Meditation: 5 definitions

Introduction:

Meditation means something in Hinduism, Sanskrit, the history of ancient India. If you want to know the exact meaning, history, etymology or English translation of this term then check out the descriptions on this page. Add your comment or reference to a book if you want to contribute to this summary article.

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In Hinduism

Yoga (school of philosophy)

[«previous next»] — Meditation in Yoga glossary
Source: ORA: Amanaska (king of all yogas): A Critical Edition and Annotated Translation by Jason Birch

Meditation (in Sanskrit: dhyāna) is achieved by dissolving the mind, according to Bhāgavatotpala’s Spandapradīpikā on 31.—The ‘dissolution’ of the mind was a description of the meditative process itself, as seen for example in Bhāgavatotpala’s definition of meditation (dhyāna): “When the mind has dissolved (līna) in the object of meditation, then that is said to be meditation”.

Yoga book cover
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Yoga is originally considered a branch of Hindu philosophy (astika), but both ancient and modern Yoga combine the physical, mental and spiritual. Yoga teaches various physical techniques also known as āsanas (postures), used for various purposes (eg., meditation, contemplation, relaxation).

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Natyashastra (theatrics and dramaturgy)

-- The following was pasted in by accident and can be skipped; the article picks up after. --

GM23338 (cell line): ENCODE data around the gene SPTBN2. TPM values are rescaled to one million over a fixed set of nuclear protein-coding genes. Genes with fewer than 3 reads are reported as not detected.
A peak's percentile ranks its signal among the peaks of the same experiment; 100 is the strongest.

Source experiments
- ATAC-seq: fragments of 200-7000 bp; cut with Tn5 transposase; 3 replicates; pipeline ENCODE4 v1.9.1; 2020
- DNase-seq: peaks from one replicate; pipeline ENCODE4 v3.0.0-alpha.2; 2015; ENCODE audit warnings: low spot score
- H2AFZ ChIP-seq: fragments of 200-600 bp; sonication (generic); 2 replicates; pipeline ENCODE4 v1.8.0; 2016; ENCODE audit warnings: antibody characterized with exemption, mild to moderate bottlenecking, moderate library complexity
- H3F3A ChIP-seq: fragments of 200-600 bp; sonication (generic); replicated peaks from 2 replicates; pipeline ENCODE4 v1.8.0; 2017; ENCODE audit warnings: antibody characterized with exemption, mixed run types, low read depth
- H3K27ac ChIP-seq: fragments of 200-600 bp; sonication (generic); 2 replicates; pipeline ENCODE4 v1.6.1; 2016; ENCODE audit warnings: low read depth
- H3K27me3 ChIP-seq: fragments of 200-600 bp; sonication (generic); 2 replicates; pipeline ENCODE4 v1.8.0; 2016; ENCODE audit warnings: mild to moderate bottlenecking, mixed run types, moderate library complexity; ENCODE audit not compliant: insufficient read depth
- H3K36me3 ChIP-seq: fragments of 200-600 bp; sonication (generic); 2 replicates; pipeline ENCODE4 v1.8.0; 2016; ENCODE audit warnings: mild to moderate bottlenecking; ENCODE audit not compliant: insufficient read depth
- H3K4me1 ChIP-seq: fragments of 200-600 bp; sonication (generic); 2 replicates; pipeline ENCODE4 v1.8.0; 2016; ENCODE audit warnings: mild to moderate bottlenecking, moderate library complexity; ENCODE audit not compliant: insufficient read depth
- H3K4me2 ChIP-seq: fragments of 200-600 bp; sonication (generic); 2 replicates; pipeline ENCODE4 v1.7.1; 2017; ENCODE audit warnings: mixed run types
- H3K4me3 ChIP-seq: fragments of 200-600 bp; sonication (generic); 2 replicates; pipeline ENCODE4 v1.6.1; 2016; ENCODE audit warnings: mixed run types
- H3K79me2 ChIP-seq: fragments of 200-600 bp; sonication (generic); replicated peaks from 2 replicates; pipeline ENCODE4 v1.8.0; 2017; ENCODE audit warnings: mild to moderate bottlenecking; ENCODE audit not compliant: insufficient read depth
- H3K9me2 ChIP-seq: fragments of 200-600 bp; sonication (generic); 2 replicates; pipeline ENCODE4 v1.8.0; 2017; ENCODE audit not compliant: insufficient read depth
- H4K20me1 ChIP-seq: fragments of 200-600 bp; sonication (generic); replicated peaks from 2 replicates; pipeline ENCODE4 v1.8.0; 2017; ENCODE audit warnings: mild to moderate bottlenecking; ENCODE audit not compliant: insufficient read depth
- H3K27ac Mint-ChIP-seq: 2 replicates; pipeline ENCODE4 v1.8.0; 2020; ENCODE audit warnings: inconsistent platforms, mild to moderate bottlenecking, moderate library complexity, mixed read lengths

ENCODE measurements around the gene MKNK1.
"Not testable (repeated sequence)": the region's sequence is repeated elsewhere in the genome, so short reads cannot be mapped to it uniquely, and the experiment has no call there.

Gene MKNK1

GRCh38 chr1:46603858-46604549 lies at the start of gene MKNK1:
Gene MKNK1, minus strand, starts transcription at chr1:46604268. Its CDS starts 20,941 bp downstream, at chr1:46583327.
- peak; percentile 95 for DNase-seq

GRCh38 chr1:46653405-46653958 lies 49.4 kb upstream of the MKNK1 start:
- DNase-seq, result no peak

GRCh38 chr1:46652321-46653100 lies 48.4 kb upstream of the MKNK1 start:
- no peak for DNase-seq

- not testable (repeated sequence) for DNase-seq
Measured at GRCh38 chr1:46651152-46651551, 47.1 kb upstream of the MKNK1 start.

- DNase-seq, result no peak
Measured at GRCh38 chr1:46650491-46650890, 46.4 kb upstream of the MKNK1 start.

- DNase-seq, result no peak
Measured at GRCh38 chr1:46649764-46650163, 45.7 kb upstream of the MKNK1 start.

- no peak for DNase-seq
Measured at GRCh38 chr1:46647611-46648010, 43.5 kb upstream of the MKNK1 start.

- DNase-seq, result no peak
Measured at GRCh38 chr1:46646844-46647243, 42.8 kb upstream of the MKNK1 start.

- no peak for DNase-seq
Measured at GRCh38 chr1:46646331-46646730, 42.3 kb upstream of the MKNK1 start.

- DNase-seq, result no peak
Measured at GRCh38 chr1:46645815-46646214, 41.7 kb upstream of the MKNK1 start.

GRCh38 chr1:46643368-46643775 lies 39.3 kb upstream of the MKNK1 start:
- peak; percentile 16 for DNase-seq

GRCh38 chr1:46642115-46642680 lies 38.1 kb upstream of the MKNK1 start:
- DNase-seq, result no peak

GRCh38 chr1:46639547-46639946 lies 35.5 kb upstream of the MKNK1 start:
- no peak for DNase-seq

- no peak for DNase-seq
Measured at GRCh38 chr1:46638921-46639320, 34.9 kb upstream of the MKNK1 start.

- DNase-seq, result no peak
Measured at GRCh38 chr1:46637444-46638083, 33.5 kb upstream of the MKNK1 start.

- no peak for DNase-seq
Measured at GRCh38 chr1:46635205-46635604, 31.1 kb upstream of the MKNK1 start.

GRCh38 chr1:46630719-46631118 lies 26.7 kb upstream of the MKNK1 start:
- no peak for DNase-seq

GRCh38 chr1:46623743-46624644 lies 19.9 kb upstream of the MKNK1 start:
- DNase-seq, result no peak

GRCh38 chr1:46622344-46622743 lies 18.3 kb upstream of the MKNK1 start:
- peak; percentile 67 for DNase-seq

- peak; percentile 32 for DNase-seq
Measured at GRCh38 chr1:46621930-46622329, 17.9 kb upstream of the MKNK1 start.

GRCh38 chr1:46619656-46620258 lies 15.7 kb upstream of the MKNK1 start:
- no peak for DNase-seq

Source: Shodhganga: Elements of Art and Architecture in the Trtiyakhanda of the Visnudharmottarapurana (natya)

Meditation is associated with Dolā-hasta: one of the thirteen Combined-hand Gestures (in Indian Dramas) (known as saṃyuktahastas), according to the Viṣṇudharmottarapurāṇa, an ancient Sanskrit text which (being encyclopedic in nature) deals with a variety of cultural topics such as arts, architecture, music, grammar and astronomy.—According to the Śabdakalpadruma, dolā means a kind of swing playing stuff, generally stays in gardens and made with wood. When both of the hands are hanging downward in patāka posture it is called dolā. This posture signifies meditation, giving charity and edible things.

Natyashastra book cover
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Natyashastra (नाट्यशास्त्र, nāṭyaśāstra) refers to both the ancient Indian tradition (shastra) of performing arts, (natya—theatrics, drama, dance, music), as well as the name of a Sanskrit work dealing with these subjects. It also teaches the rules for composing Dramatic plays (nataka), construction and performance of Theater, and Poetic works (kavya).

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Shilpashastra (iconography)

Source: Shodhganga: Elements of Art and Architecture in the Trtiyakhanda of the Visnudharmottarapurana (shilpa)